In the pilot, clinicians monitor the data streams around the clock. The system alerts medical staff when the participants’ condition changes even slightly—for example, if their heart rate is different from what it normally is at that time of day.
Transforming health care at the edge
Edge computing, through on-site sensors and devices, as well as last-mile edge equipment that connects to those devices, allows data processing and analysis to happen close to the digital interaction. Rather than using centralized cloud or on-premises infrastructure, these distributed tools at the edge offer the same quality of data processing but without latency issues or massive bandwidth use.
“The real-time feedback loop required for things like remote monitoring of a patient’s heart and respiratory metrics is only possible with something like edge computing,” Mirchandani says. “If all that information took several seconds or a minute to get processed somewhere else, it’s useless.”
Opportunities and challenges at the health-care edge
The sky’s the limit when it comes to the opportunities to use edge computing in health care, says Paul Savill, senior vice president of product management and services at technology company Lumen, especially as health systems work to reduce costs by shifting testing and treatment out of hospitals and into clinics, retail locations, and homes.
“A lot of patient care now happens at retail drugstores, whether it is blood work, scans, or other assessments,” Savill says. “With edge computing capabilities and tools, that can now take place on-site, on a real-time basis, so you don’t have to send things to a lab and wait a day or week to get results back.”
The arrival of 5G technology, the new standard for broadband cellular networks, will also drive opportunities, as it works with edge computing tools to support the internet of things and machine learning, adds Mirchandani. “It’s the combination of this super-low-latency network and computing at the edge that will help these powerful new applications take flight,” he says. Take robotic surgeries—it’s crucial for the surgeon to have nearly instant, sub-millisecond sensory feedback. “That’s not possible in any other way than through technologies such as edge computing and 5G,” he says.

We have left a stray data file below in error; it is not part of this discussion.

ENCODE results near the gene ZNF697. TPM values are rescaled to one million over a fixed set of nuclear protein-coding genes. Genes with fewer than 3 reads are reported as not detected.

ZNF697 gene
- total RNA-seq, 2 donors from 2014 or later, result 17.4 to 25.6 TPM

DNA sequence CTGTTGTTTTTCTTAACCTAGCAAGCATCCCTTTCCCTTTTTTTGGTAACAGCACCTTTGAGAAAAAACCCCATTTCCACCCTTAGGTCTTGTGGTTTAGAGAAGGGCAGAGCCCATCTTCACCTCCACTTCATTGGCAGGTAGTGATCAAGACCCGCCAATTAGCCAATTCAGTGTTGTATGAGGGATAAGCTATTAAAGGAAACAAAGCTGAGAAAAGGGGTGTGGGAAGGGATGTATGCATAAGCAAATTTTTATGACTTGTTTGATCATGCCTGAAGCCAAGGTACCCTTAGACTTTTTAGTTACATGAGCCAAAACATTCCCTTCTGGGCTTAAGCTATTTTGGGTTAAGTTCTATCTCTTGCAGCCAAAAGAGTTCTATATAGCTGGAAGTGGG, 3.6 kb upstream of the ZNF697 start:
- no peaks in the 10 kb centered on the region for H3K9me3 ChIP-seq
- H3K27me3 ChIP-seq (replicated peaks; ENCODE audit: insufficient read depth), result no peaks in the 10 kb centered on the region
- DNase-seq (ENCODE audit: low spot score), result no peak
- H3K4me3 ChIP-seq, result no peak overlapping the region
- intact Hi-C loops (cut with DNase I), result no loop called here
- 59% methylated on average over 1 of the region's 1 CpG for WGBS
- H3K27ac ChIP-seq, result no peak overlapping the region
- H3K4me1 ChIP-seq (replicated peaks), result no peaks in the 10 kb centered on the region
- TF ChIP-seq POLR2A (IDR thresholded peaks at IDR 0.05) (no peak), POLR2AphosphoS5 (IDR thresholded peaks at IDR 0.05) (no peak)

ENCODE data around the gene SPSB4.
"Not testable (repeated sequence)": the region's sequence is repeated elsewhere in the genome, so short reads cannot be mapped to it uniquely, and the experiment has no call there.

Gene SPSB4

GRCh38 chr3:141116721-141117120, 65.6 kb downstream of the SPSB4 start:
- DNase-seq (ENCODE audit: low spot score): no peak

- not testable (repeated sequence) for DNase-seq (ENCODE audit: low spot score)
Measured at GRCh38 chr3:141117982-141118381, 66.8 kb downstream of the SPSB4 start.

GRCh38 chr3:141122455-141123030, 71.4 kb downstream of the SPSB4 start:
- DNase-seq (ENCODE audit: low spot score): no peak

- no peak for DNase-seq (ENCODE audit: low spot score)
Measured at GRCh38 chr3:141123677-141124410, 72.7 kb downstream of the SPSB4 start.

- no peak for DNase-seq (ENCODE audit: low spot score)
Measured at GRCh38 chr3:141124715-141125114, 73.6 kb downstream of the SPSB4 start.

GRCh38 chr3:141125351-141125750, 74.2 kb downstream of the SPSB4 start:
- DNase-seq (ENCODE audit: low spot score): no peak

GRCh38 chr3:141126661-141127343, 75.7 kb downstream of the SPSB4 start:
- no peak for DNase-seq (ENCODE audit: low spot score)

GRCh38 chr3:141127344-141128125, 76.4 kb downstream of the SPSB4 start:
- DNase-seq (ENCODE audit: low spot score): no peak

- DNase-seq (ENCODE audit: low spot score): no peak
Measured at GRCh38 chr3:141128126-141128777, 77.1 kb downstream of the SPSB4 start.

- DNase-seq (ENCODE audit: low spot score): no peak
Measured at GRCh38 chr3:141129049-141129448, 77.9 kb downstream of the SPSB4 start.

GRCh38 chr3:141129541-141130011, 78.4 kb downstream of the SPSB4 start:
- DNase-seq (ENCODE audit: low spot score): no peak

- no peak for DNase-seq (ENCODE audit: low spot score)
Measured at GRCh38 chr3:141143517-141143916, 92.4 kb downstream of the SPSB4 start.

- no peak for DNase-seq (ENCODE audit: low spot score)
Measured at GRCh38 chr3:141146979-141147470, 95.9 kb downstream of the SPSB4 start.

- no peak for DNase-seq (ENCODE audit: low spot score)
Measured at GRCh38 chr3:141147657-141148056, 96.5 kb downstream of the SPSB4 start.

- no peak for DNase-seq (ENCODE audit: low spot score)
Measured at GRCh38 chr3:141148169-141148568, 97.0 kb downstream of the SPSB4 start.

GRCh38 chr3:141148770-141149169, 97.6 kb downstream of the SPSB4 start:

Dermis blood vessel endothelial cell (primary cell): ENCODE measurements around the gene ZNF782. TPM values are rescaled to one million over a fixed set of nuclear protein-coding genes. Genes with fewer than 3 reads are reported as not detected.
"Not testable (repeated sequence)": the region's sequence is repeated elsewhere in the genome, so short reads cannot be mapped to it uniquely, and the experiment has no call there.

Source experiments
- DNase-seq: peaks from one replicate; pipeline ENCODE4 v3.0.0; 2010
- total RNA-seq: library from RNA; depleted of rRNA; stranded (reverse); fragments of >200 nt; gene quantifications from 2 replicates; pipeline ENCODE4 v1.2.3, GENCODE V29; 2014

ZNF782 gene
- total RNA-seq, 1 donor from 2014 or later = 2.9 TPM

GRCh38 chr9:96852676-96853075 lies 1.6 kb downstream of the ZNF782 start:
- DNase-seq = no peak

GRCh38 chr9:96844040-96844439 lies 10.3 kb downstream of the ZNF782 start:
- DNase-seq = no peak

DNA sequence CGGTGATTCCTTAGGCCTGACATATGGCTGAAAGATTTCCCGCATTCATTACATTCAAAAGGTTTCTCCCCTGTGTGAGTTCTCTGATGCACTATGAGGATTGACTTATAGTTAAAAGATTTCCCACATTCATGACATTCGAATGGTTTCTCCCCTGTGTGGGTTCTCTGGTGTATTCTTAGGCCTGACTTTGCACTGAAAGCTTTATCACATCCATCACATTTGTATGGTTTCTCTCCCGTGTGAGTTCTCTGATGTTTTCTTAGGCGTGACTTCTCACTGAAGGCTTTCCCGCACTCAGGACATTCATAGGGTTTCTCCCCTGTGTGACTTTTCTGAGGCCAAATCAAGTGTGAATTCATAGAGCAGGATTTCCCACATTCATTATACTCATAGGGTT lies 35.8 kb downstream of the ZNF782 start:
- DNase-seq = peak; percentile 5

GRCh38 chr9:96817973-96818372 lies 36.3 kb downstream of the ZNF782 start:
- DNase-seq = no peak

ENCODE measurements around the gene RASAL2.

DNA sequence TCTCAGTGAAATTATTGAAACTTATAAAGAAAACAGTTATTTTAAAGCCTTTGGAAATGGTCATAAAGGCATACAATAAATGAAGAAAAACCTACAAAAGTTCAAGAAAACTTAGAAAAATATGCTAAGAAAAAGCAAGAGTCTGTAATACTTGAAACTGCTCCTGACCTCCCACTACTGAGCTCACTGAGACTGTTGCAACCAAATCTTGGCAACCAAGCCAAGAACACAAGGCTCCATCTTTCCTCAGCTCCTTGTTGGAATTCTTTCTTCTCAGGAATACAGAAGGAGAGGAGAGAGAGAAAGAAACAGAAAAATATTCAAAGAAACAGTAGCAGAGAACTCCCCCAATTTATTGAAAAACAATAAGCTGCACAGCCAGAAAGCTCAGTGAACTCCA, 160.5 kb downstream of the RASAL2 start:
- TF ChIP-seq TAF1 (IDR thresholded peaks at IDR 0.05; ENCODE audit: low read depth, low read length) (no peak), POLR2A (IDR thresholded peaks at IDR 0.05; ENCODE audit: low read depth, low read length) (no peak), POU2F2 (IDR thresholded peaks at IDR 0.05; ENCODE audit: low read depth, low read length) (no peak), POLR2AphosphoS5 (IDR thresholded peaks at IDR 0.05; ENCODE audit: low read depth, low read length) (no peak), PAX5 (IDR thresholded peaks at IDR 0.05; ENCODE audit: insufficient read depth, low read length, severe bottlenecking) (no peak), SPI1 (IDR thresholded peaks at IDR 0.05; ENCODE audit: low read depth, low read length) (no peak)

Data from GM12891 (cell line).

Paul Savill, Senior Vice President, Product Management and Services, Lumen
Data security, however, is a particular challenge for any health-care-related technology because of HIPAA, the US health information privacy law, and other regulations. The real-time data transmission edge computing provides will be under significant scrutiny, Mirchandani explains, which may affect widespread adoption. “There needs to be an almost 100% guarantee that the information you generate from a heart monitor, pulse oximeter, blood glucose monitor, or any other device will not be intercepted or disrupted in any way,” he says.
Still, edge computing technologies, paired with the right security standards and tools, are often more secure and reliable than the on-premises environment a business could implement on its own, Savill points out. “It’s about understanding the entire threat landscape down to the network level.”
Anti-vaxxers are weaponizing Yelp to punish bars that require vaccine proof
Smith’s Yelp reviews were shut down after the sudden flurry of activity on its page, which the company labels “unusual activity alerts,” a stopgap measure for both the business and Yelp to filter through a flood of reviews and pick out which are spam and which aren’t. Noorie Malik, Yelp’s vice president of user operations, said Yelp has a “team of moderators” that investigate pages that get an unusual amount of traffic. “After we’ve seen activity dramatically decrease or stop, we will then clean up the page so that only firsthand consumer experiences are reflected,” she said in a statement.
It’s a practice that Yelp has had to deploy more often over the course of the pandemic: According to Yelp’s 2020 Trust & Safety Report, the company saw a 206% increase over 2019 levels in unusual activity alerts. “Since January 2021, we’ve placed more than 15 unusual activity alerts on business pages related to a business’s stance on covid-19 vaccinations,” said Malik.